Monday, June 28, 2010

Block Party

Many people pass by our church and admire this New-England-style building with its stain glass and high bell tower.  But how do we move people from admiration to entrance?  How do we let our neighbors know that a lively group of Christians worships inside this quaint old church?   On June 25th, from 5 to 8 p.m., we welcomed our neighbors by inviting them to a block party.

Our head deacon Al drove the Block Party trailer to the church parking lot at 2 p.m.  We were eager to see what was inside.  We found a popcorn machine, snow-cone machine, a sound system, canopies, tables, a BBQ grill, bouncers, games, and much more.  Our church parking lot turned into a carnival within an hour.  We were in business. 

Soon country-western Gospel music was playing; a Korean BBQ lured in hungry visitors; a  puppeteer entertained children; nurses were taking blood pressure; door prizes were passed out; and we were even visited by a city fire truck.  We all had a fun!

 And the best part is this: more than half of the congregation came out to reach our neighborhood for Christ.  After the event, I heard words like, “successful”, “fun”, “hard work”.   Justin, a youth  in charge of the sound system said, “if we do this again, I want to do sound again”. Then Alex who was in charge of the games chimed in, “Yea, I want to do games again.  I had a blast!”  Kids who were jumping on the bouncer, shouted out “This is fun!”  So I know the block party was a successful event for both workers and attendees.  Everybody had fun!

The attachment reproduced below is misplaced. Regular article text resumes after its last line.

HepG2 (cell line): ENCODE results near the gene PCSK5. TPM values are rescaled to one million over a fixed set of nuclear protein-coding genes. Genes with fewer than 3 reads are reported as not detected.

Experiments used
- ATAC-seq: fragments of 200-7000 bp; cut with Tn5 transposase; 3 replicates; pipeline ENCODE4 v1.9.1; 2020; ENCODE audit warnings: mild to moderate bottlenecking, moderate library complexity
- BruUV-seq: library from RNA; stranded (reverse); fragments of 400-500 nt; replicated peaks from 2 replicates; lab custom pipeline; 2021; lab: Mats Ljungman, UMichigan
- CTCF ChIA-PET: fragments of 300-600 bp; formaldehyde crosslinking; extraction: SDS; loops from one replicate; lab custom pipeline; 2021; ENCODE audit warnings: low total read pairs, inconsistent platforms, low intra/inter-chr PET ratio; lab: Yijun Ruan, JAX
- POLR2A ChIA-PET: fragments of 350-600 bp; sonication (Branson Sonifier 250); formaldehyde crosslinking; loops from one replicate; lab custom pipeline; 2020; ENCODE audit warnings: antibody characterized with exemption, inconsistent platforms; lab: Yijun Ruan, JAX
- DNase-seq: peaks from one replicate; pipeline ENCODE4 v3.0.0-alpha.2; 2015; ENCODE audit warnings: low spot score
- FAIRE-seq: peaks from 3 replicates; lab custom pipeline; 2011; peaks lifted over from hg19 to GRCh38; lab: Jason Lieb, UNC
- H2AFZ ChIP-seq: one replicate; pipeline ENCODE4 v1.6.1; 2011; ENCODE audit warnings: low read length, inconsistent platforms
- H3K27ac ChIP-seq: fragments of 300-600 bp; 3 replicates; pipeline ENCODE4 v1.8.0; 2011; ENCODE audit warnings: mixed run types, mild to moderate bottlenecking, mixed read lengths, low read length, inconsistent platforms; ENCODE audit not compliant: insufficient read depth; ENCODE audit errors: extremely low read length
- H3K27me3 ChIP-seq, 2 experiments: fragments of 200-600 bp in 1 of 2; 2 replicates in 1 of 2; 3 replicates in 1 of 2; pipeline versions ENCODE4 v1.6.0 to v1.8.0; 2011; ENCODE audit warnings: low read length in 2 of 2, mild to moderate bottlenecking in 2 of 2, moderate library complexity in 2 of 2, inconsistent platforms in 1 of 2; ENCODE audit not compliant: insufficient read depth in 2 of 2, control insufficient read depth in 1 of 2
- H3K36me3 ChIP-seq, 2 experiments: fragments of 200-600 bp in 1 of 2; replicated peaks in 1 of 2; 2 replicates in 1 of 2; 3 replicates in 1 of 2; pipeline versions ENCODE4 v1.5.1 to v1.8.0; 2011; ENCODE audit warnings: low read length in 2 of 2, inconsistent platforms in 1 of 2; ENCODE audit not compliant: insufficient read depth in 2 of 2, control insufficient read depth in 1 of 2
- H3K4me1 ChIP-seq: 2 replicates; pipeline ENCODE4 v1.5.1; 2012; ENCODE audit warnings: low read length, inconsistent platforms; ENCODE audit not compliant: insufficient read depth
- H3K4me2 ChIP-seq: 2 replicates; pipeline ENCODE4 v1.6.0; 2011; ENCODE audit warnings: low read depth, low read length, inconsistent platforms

Tuesday, June 08, 2010

Jeju Island

I can’t believe it is already the 4th day of my travel.  Now I am in Jeju Island.  We were separated from our tour group due to the airline schedule changes.  We arrived at Jeju airport at 3 p.m, and the tour guide took us to Goblin road, according to a folklore, the car drives on its own.  The folklore tells a story about a taxi driver who dropped a passenger at a remote village on a late night.  On his way back home, he stopped to take care of a nature’s call at a spot on this road.  In the corner of his eyes, he saw his car was driven away.  He was convinced that he saw a ghost drove his car.  Since then this road is called Goblin Road.  Our tour driver demonstrates it to us, the car moved for a few yards on its own.  The road seemed to me slightly uphill, and yet our car was moving forward toward uphill on its own.  I don’t know what this is all about, but Jeju tour companies need to have tourist spots like this to bring more tourists from the mainland Korea

On the second in the Island, we went to ride a submarine.  I never rode one before.  I got on a boat to get to the place where a submarine was waiting for us.  A young man who was dressed as a pirate greeted us and took picture of us before we walked down to a tiny hole to the submarine.  

We sat in a row facing the windows, and looked outside.  A man wearing his gear was luring fish with food, and all kind of tiny fish was following him around.  The guide told us that the big fish are scared of people, but little ones are not afraid of.  They are like humans.  We learn helplessness and fearfulness, as we get older.  Then we went to the deeper place and saw all kinds of underworld plants and corals.  I saw flowers, trees, and vegetations under the water.